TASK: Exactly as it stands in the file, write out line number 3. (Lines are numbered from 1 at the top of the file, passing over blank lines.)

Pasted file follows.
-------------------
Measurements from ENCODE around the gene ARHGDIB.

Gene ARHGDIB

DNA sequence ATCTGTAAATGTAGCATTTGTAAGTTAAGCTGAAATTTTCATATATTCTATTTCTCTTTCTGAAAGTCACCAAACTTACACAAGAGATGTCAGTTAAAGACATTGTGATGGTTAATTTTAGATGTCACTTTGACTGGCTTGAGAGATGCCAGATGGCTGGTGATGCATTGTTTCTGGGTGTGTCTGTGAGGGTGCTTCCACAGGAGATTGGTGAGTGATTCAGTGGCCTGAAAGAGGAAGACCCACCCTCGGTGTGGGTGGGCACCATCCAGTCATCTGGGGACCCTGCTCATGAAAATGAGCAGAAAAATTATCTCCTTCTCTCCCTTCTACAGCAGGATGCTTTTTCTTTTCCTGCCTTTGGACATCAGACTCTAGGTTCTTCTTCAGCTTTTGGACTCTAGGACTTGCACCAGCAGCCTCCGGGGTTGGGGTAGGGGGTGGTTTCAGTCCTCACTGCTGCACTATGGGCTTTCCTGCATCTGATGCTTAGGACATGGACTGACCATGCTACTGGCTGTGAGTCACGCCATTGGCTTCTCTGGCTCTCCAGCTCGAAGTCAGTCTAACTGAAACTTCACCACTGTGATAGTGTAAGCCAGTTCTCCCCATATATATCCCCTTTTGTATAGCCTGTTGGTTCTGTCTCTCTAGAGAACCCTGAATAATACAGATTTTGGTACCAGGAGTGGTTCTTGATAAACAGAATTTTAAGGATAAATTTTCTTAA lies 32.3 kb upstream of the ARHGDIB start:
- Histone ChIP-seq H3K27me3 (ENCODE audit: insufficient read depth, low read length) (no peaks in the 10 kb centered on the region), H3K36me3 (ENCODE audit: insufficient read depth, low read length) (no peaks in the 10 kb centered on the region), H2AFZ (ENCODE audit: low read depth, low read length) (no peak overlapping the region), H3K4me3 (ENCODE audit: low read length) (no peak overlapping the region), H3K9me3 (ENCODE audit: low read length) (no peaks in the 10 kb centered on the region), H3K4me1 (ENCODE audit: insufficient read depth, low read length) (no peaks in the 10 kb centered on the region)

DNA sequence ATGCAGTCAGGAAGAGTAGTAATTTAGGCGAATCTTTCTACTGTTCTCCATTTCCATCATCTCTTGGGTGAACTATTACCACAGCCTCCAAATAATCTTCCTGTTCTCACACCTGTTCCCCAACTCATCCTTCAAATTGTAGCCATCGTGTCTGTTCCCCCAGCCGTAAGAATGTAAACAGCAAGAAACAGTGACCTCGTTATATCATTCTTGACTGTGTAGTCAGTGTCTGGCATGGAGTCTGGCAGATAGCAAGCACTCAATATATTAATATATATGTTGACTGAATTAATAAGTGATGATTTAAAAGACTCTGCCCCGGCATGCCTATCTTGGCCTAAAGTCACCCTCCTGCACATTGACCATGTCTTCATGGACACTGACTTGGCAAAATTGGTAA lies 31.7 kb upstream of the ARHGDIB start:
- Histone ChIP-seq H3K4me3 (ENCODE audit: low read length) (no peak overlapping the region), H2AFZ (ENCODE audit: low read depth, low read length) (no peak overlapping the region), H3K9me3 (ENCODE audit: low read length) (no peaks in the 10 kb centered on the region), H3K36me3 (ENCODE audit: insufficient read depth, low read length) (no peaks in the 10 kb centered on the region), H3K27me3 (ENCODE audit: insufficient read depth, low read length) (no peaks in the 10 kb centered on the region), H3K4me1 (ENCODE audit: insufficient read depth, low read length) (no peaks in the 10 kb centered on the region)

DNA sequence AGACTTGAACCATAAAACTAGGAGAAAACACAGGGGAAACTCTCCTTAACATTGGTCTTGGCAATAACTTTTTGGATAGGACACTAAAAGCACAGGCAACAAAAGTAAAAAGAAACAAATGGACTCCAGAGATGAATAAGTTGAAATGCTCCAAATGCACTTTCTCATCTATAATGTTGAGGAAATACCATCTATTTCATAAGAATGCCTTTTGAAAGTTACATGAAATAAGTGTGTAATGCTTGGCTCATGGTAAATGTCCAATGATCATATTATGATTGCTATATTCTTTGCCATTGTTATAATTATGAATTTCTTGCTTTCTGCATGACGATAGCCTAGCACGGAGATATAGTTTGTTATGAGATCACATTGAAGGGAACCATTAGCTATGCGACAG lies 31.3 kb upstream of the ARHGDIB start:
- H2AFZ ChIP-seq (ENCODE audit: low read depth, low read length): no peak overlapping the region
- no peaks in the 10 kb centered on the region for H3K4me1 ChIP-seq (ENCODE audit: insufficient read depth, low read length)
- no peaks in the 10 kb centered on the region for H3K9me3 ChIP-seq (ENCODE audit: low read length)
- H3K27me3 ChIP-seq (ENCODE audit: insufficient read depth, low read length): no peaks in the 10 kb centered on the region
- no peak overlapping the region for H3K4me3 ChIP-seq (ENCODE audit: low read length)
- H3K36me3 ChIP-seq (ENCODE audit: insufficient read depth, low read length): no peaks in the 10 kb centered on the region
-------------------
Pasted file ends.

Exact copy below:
DNA sequence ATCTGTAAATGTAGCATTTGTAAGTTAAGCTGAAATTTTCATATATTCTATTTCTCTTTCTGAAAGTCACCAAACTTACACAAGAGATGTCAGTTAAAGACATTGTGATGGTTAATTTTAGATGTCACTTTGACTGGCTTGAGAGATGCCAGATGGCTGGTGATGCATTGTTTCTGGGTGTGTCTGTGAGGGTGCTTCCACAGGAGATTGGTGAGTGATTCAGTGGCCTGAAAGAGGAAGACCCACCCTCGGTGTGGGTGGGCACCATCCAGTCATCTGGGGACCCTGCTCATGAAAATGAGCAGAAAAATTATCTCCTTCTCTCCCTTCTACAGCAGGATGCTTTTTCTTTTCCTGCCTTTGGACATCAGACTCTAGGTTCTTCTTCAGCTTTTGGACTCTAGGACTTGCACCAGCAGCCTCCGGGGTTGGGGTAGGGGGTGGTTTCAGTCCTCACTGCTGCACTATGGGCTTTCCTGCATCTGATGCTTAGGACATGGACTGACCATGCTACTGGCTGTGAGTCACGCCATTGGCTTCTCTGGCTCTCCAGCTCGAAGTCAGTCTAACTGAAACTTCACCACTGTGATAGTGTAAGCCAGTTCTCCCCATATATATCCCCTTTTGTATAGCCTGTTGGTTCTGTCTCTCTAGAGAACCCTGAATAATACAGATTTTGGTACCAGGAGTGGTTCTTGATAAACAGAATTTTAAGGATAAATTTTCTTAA lies 32.3 kb upstream of the ARHGDIB start: